Rigidity (Part One)

This post is now available in the ‘Life with an Autistic Son’ ebook available to download from Amazon.

LWAAS 3d book cover

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7 Responses to Rigidity (Part One)

  1. addercatter says:

    I really like reading your blog. There’s so much I want to say but that’s the only sentence that feels appropriate after what I just read. Thank you for sharing. Kat

  2. So true – ‘once he experiences it, that’s how it should be’. Think you’ve hit the nail on the head with that! That’s why I am always very careful when I do things for the first time….! Rigidity, which also comes out in my girl’s case, as her need for control. My poor Mum (Nana) tried to collect my girl from school once – with pre-warning to our daughter I might add – and she had a total breakdown (my daughter that is) and refused to leave. Cue me jumping into car to go get her myself – luckily I wasn’t too far away…..!

  3. kathryn says:

    I have 3 autistic children and this is so familiar. My dad who my youngest adores went to pick her up from playgroup as a treat to be greated with screams of ‘no not you’ and playgroup staff being hit as they were trying to usher her out. I had to pick her up in the end. It’s comforting to know you’re not the only one sometimes 🙂 x

  4. Chris says:

    Excellent blog post.

  5. Reblogged this on multicolouredsmartypants and commented:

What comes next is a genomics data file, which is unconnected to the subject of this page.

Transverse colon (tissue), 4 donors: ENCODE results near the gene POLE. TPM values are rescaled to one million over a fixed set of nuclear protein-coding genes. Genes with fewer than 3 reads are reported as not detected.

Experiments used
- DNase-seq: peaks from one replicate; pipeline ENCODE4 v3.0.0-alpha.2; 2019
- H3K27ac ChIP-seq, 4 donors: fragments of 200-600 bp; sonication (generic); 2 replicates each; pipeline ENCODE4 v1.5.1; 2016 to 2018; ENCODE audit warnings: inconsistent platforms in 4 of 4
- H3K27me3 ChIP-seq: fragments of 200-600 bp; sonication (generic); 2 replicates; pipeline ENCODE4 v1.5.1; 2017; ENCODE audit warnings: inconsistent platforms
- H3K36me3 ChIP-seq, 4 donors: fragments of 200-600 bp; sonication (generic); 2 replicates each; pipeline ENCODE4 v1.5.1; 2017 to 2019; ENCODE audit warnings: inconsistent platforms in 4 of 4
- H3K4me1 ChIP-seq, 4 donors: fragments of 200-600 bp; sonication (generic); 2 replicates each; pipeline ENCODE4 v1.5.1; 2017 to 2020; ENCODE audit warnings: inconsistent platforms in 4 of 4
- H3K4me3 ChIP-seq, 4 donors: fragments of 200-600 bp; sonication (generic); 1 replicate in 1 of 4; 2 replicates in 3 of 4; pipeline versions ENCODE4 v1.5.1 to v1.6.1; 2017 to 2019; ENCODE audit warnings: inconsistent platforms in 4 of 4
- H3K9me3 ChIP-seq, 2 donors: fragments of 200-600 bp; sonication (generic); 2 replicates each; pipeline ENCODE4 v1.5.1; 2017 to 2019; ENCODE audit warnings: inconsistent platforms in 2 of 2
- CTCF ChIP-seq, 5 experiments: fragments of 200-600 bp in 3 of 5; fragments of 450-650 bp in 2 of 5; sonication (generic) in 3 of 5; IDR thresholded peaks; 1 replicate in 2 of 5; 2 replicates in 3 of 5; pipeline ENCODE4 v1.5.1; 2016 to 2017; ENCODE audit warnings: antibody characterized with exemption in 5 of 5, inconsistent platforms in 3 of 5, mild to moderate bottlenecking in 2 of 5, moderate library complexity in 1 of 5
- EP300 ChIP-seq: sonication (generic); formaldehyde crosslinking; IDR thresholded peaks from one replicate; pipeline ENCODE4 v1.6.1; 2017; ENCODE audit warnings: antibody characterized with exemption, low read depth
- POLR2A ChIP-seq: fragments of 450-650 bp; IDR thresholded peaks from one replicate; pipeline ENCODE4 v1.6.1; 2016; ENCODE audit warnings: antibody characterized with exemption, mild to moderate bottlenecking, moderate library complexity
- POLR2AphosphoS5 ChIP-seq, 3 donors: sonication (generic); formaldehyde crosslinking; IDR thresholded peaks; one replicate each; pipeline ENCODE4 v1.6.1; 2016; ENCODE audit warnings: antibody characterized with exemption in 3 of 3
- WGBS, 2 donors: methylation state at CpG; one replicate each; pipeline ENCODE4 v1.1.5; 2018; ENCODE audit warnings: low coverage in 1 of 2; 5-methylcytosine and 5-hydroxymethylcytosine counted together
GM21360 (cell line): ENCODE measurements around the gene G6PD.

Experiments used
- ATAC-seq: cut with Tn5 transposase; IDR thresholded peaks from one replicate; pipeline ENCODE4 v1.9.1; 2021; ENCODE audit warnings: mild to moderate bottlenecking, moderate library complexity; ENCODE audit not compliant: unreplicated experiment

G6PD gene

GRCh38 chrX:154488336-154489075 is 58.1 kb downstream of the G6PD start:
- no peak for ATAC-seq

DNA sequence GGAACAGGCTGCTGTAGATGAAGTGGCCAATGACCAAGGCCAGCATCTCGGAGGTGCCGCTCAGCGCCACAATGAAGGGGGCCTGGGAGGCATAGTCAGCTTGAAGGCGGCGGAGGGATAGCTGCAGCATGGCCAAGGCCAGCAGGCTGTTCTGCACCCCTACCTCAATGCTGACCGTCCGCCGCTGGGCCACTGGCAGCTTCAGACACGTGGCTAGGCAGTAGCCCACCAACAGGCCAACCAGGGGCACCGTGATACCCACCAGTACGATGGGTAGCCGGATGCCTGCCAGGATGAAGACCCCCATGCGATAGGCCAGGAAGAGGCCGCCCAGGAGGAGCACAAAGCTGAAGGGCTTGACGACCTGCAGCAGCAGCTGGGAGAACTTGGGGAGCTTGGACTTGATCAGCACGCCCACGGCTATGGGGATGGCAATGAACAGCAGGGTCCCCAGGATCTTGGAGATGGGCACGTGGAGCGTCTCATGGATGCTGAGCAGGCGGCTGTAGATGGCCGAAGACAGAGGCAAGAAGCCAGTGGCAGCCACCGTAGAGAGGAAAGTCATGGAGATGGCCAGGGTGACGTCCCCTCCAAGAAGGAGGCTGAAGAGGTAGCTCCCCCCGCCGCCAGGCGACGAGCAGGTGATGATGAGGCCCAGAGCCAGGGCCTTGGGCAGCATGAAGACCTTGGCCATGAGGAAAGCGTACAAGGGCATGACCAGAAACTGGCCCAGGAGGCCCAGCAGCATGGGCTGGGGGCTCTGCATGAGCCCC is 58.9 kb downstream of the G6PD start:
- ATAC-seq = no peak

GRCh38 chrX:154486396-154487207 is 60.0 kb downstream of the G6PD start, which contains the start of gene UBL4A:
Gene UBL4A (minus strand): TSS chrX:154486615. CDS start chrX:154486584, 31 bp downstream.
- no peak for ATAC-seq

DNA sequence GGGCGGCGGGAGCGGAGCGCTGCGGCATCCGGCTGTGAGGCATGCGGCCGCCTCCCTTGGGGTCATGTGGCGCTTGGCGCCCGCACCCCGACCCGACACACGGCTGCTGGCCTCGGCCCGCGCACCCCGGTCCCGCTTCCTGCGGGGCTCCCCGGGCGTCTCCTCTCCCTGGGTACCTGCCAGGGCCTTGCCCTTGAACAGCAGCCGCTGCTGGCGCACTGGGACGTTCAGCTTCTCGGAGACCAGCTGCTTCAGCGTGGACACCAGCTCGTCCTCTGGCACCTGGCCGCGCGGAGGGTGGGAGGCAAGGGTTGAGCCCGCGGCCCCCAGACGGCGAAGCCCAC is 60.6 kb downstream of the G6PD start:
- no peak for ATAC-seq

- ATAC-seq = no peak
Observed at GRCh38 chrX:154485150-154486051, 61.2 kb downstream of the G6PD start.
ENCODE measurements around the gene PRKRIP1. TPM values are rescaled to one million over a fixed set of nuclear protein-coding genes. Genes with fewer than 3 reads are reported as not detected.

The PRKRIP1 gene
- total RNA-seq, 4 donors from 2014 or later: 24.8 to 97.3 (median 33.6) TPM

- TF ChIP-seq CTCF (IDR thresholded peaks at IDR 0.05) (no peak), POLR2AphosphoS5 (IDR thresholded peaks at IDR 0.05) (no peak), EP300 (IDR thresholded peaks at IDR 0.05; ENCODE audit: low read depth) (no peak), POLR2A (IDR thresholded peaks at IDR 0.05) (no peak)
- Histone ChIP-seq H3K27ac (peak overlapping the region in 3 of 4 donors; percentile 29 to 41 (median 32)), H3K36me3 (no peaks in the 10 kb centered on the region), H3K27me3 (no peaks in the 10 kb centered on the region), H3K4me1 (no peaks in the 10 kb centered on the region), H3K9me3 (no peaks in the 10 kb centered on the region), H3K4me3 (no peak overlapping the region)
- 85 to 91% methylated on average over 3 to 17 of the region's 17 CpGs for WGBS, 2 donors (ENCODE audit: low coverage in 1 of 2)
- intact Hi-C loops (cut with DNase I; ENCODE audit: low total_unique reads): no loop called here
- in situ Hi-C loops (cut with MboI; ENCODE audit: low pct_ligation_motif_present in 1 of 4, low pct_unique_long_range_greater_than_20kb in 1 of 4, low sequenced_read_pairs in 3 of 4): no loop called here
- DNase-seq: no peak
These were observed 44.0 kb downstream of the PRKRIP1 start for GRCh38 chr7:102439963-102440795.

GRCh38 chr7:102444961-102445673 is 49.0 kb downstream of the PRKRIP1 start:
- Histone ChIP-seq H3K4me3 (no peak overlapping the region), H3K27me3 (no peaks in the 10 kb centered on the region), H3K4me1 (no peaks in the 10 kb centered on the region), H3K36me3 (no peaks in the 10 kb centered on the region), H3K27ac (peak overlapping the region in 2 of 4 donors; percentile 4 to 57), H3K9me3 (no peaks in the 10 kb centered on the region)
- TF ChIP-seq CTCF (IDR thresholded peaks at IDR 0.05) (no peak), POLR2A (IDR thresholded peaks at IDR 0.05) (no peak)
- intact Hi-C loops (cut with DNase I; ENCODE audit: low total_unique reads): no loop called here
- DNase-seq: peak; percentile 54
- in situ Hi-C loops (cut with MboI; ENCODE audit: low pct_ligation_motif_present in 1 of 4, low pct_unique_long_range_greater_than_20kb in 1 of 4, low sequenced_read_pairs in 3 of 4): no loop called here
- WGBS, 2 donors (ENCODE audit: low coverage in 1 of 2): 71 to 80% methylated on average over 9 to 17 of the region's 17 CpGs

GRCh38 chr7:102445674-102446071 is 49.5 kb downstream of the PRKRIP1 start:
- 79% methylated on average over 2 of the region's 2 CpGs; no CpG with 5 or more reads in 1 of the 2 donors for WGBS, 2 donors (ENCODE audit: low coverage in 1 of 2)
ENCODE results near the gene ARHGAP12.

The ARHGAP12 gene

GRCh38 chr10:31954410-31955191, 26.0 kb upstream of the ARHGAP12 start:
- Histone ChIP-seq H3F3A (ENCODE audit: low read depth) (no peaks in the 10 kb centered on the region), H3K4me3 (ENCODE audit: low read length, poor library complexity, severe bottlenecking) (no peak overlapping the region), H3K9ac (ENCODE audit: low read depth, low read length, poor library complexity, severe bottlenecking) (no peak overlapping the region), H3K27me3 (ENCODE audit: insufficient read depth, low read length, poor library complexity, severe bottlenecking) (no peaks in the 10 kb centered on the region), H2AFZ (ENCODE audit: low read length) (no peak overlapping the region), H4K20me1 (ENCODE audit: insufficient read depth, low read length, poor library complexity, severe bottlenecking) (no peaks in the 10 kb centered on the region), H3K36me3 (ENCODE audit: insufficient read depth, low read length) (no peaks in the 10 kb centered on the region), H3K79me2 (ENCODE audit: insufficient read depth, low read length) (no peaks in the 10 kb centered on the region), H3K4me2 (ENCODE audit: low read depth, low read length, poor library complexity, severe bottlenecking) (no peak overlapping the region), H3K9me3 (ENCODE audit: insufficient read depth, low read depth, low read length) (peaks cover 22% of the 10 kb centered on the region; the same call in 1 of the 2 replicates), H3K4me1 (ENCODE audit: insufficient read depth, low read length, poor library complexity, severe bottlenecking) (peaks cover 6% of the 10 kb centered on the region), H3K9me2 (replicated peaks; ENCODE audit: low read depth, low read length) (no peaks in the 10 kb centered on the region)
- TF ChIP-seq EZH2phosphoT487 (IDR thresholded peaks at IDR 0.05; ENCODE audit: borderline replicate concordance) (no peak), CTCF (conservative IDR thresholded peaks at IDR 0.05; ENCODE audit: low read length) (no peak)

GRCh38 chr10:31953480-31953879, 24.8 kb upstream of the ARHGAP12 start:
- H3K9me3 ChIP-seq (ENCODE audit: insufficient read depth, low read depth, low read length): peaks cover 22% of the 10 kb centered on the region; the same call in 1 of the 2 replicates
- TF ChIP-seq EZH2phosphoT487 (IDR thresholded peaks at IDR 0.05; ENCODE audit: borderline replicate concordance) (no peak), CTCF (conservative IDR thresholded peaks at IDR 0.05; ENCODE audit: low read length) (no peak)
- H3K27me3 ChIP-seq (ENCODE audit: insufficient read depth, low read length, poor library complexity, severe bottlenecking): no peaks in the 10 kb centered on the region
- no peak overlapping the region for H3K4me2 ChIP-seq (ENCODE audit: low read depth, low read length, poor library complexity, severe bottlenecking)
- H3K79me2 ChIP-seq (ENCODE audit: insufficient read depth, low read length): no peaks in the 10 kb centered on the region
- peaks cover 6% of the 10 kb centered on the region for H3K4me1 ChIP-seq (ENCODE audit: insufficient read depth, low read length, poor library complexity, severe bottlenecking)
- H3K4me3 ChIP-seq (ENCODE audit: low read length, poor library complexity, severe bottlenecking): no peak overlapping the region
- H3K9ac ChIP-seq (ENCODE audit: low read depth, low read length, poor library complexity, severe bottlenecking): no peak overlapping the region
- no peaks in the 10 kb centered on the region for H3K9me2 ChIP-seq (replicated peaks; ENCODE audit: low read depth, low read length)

EXCELLENT post from ‘Life with an Autistic Son’. This is what daily life with ASD is like (among other things).

    Our biggest struggles with Prince are with rigidity of thinking. The tantrums now only occur about once a week or less, but our latest struggle has been with getting him to sit at the dinner table. Long story. But I’m not backing down on family meal times! If ever anything is ‘not what I expected in my head, Mummy’, we have the delight of hearing about it for the next five hours. No exaggeration! Until it makes you want to scream for him to shut the &^%$!!! up… which is not helpful. But this is the everyday reality of life with autism. It is VERY DRAINING. Prince is a wonderful, insightful, charming boy, but he can sometimes leave us exhausted, especially when we’re caring for his ‘mainstream’ sister and his as-yet-undiagnosed Asperger’s sister.

  6. The joys of autism! So tough for our kids when they battle with change.

  7. Pingback: Rigidity (Part Two) | Life with an Autistic Son

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